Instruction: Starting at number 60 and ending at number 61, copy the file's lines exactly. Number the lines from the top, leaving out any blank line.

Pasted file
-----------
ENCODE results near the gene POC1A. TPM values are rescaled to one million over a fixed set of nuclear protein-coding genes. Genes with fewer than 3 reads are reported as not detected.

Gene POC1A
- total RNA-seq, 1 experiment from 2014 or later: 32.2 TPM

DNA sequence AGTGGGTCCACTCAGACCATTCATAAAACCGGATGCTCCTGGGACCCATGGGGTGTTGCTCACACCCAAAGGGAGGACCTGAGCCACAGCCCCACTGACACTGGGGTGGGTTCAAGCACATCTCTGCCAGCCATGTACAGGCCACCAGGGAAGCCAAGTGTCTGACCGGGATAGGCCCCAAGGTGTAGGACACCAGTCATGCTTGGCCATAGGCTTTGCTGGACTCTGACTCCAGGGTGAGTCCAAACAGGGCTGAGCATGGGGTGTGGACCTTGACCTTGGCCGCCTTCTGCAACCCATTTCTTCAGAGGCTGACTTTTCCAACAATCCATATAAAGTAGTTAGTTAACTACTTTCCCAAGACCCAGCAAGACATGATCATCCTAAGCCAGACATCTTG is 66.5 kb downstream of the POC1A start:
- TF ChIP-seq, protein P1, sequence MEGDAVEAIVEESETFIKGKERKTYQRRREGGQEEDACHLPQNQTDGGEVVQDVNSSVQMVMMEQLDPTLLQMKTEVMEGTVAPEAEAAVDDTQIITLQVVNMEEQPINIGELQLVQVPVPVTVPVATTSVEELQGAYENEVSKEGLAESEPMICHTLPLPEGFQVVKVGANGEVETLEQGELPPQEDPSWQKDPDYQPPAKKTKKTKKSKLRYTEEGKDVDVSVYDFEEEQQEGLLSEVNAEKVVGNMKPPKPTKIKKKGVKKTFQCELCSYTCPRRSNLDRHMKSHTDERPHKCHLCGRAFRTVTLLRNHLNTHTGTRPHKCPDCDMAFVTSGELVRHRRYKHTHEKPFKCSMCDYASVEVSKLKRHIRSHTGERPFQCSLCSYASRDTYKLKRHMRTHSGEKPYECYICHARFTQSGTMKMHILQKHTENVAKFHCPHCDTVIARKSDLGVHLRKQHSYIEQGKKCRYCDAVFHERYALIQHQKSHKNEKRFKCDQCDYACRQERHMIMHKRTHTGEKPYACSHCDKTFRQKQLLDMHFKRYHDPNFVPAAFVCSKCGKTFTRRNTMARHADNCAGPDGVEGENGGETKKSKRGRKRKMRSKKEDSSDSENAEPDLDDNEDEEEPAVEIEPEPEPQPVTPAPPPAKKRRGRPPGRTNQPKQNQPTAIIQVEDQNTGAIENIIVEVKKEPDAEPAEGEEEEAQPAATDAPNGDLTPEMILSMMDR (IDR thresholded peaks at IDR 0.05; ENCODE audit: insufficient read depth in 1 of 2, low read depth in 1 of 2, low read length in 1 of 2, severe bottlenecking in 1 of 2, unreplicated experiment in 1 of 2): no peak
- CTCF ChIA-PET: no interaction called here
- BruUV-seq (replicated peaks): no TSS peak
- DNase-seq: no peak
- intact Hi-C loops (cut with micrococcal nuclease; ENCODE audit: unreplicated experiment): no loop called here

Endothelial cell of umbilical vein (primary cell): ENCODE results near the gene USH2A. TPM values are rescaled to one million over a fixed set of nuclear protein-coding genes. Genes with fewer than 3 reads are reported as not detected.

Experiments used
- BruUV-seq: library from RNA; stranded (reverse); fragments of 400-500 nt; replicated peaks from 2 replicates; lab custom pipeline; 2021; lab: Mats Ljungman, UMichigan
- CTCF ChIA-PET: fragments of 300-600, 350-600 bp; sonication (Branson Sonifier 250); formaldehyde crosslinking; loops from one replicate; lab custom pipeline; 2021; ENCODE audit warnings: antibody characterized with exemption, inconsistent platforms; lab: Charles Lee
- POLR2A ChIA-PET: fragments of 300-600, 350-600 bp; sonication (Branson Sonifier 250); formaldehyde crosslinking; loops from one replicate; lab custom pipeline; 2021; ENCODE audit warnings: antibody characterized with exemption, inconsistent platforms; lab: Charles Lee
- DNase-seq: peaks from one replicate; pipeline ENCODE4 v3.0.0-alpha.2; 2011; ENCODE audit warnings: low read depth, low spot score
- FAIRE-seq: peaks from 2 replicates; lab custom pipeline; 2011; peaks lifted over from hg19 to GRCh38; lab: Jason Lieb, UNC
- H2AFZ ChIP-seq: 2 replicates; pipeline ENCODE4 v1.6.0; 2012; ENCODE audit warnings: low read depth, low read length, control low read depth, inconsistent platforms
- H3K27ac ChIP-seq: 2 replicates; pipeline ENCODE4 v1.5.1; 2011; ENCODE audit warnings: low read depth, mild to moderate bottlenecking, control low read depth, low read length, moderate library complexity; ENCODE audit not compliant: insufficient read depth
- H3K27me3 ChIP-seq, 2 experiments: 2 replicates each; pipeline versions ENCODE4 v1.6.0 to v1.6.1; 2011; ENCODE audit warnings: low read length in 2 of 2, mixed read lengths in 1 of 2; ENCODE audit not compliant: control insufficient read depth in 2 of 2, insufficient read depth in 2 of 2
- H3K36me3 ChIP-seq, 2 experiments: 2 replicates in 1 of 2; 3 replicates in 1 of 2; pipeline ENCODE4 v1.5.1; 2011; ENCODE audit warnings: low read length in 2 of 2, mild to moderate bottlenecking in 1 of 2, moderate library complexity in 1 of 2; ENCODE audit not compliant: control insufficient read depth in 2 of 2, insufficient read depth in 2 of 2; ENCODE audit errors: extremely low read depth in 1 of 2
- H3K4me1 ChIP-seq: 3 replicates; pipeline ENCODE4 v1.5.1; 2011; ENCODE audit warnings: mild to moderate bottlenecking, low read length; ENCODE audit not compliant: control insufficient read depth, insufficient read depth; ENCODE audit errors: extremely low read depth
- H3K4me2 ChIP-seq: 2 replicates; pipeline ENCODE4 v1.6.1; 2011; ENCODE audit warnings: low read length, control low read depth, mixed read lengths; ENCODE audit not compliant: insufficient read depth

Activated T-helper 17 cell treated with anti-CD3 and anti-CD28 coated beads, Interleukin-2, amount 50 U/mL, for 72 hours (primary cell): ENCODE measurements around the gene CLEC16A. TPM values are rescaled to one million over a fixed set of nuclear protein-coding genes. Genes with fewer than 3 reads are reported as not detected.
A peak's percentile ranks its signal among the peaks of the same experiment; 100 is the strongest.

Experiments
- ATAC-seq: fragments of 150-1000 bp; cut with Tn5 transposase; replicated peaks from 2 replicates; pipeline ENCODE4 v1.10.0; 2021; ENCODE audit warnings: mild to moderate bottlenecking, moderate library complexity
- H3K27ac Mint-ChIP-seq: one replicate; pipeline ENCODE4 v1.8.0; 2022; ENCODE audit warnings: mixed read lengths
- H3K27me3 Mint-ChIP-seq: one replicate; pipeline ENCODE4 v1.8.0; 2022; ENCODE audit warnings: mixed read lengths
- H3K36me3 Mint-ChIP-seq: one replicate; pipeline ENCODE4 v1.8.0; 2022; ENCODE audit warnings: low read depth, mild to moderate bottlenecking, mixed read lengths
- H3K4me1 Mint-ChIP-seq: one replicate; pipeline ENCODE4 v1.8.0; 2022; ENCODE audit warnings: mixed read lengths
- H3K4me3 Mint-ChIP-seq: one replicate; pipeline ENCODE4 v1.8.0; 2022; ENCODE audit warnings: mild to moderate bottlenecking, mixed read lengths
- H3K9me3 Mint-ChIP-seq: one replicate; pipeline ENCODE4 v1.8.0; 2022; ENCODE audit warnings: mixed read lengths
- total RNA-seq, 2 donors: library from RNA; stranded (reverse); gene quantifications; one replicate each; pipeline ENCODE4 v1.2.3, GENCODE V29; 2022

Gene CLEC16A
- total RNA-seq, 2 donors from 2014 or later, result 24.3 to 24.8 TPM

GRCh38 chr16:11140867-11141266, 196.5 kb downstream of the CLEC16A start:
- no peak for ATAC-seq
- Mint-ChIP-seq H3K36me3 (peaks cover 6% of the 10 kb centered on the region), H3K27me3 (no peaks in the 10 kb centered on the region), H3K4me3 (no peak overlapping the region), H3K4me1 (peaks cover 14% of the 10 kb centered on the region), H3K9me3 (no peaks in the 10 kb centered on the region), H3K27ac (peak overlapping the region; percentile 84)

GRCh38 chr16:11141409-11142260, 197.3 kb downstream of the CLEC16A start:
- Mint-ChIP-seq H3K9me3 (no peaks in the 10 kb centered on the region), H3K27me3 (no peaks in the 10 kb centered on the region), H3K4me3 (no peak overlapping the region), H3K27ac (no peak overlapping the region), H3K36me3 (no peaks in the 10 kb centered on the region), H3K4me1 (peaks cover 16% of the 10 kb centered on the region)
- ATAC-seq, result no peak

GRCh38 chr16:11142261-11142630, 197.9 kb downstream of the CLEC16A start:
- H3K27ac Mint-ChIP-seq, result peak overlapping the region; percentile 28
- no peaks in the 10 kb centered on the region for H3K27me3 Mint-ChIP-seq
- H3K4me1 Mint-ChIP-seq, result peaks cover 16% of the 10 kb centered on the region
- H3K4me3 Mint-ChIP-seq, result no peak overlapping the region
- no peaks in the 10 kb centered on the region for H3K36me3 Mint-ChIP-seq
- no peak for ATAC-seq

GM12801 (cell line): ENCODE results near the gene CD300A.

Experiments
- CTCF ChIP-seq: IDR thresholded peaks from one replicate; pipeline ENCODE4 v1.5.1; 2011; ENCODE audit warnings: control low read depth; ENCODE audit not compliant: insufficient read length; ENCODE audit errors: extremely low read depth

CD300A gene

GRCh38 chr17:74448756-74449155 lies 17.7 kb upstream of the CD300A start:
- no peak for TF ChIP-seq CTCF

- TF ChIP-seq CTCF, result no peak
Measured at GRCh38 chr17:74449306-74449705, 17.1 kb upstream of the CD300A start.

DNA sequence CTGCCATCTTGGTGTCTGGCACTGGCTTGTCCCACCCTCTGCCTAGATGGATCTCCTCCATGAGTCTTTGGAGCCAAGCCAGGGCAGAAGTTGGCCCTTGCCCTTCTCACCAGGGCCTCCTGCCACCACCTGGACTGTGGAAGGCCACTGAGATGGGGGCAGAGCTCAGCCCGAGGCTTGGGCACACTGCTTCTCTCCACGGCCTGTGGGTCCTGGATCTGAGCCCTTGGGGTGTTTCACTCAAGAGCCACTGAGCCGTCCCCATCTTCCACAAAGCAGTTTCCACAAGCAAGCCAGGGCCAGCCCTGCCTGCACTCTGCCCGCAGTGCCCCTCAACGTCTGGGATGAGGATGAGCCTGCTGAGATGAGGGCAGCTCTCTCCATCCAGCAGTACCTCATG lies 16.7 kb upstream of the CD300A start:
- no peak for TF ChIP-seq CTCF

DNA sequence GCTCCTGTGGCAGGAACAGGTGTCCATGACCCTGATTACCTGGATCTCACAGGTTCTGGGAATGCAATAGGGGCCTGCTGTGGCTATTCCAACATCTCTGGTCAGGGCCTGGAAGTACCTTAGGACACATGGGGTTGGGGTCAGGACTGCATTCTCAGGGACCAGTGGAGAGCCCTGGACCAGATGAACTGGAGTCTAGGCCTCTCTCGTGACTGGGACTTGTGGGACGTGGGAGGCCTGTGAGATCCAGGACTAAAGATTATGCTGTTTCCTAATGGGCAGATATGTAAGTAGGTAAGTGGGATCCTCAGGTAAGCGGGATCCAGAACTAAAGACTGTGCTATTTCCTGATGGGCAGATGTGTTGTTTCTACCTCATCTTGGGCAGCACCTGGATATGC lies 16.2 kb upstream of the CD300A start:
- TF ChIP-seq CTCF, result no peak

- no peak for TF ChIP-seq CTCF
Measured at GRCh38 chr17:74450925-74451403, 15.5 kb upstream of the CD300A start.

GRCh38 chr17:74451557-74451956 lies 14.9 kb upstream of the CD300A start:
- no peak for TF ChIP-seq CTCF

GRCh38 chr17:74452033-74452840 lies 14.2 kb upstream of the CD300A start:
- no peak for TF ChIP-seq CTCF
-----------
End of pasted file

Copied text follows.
- TF ChIP-seq CTCF, result no peak

- no peak for TF ChIP-seq CTCF